“A team that is engaged at every level helps grow your business by generating ideas and solving problems,” Molloy highlighted.
“Does your workforce have the right competences to drive the business strategy?”
“The North has the UK’s highest density of warehouses within 70 miles of the Port of Liverpool.”
“SUPERPORT will significantly enhance the UK’s competitiveness and rebalance the country’s economy, in order for it to realise its potential.”
“With 4% of establishments in the UK reportedly having skill-shortage vacancies, the impact of such vacancies include difficulties meeting customer service objectives and developing new products, leading to a loss of business or orders to competitors.”
11:20am – Minister for Skills and Equalities Nick Boles discusses future talent.
“A country as large as the UK is needs to strike a balance between manufacturing and service provision,” claimed Boles.
“The Government must ensure that industry has access to a continual steady stream of talent armed with the skills businesses need, both hard and soft skills; but that’s no easy task and that is where the apprenticeship programme comes in.”
“We are now spending more on apprenticeships than ever before, with 840,000 young people currently in an apprenticeship; but changes still need to be made such as the programmes lasting a minimum of 12 months and employers becoming more involved with their assessment.”
12:05pm – Neil Parker, market strategist for Royal Bank of Scotland (RBS) seeks to answer the answer the question that if an escape velocity can be obtained, is a balanced recovery ahead?
“It was a different set of circumstances when I spoke at last year’s event, when we were coming out of a very deep recession.”
“In terms of developed economies, the UK sits right at the top in 2014.”
“Euroland is the outlier – terrible and disappointing are words that spring to mind.” Speaking on economic activity.
“UK growth was better balanced between sectors earlier in the year, but a rebalancing has yet to happen.”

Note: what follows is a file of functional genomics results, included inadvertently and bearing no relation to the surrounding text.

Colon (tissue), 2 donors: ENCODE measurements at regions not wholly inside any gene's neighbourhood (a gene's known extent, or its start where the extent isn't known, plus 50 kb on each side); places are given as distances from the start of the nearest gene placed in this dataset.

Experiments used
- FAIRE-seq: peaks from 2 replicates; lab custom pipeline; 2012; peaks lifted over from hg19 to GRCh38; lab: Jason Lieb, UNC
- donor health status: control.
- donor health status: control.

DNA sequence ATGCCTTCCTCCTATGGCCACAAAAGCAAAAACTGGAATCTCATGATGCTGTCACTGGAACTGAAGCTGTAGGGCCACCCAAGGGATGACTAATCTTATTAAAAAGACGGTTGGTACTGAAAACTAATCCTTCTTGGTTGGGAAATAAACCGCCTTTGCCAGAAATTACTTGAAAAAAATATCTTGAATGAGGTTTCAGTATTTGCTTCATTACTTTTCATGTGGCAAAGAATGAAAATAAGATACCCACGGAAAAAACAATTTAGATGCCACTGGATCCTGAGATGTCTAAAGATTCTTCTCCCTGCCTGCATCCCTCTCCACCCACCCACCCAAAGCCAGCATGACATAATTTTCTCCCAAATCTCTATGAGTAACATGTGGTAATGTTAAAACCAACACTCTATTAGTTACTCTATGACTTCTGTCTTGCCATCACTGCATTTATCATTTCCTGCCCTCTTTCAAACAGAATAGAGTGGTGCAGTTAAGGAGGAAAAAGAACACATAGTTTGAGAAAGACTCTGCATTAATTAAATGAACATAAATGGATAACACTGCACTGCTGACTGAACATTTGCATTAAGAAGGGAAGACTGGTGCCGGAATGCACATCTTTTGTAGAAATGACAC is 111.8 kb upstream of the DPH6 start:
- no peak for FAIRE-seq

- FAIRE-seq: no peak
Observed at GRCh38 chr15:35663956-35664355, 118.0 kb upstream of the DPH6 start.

Inflation has been heading lower over recent years, but continues to head lower. Now closer to the 1% threshold than the 2% target.”
12:21pm – RBS expects rates to remain on hold until at least Q3 2015
“Even when rates do rise, increases are likely to be slow in materialising.”
“We’re now exporting the same amount to the rest of the world as we are to the Euro 28.”
12:30pm – Has the velocity been achieved?
“We are seeing a recovery in growth, but it’s not happening fast enough. Euroland is moving in the wrong direction and deflation risks are building.”
12:40pm – Leighton John, head of production and operational excellence at the Royal Mint charts his organisation’s 1,100 years of change – making the Royal Mint “the UK’s oldest manufacturer and probably the world’s third.”
“Our mission is clear, to be recognised as the world’s best mint.”
“Why is visual management important? To quickly identify a gap and to allow a leader to coach and close it. But what happens when we can’t resolve the issue? We empower our people to raise issues and problems and capture them on cards.”
1:05pm – Mark Hobbs, global manufacturing excellence leader at Electrolux AB talks about operational and cultural excellence through leadership development.
“The journey to sustainable continuous improvement progresses from Zone 1 where little control is maintained and the difference between good and bad days can be vast; to Zone 2, a period of standardisation; through to finally reaching Zone 3, sustainable continuous improvement,” Hobbs commented.
“We appreciate achieving Zone 3 is difficult, so we identified leadership as a key differentiator offering staff the opportunity to learn the difference between know-how and know-why.”
“Our leadership management style involves a mindset change from focusing on work to content, learning to coach, not fix, and imparts the power of direct observation and consistency.”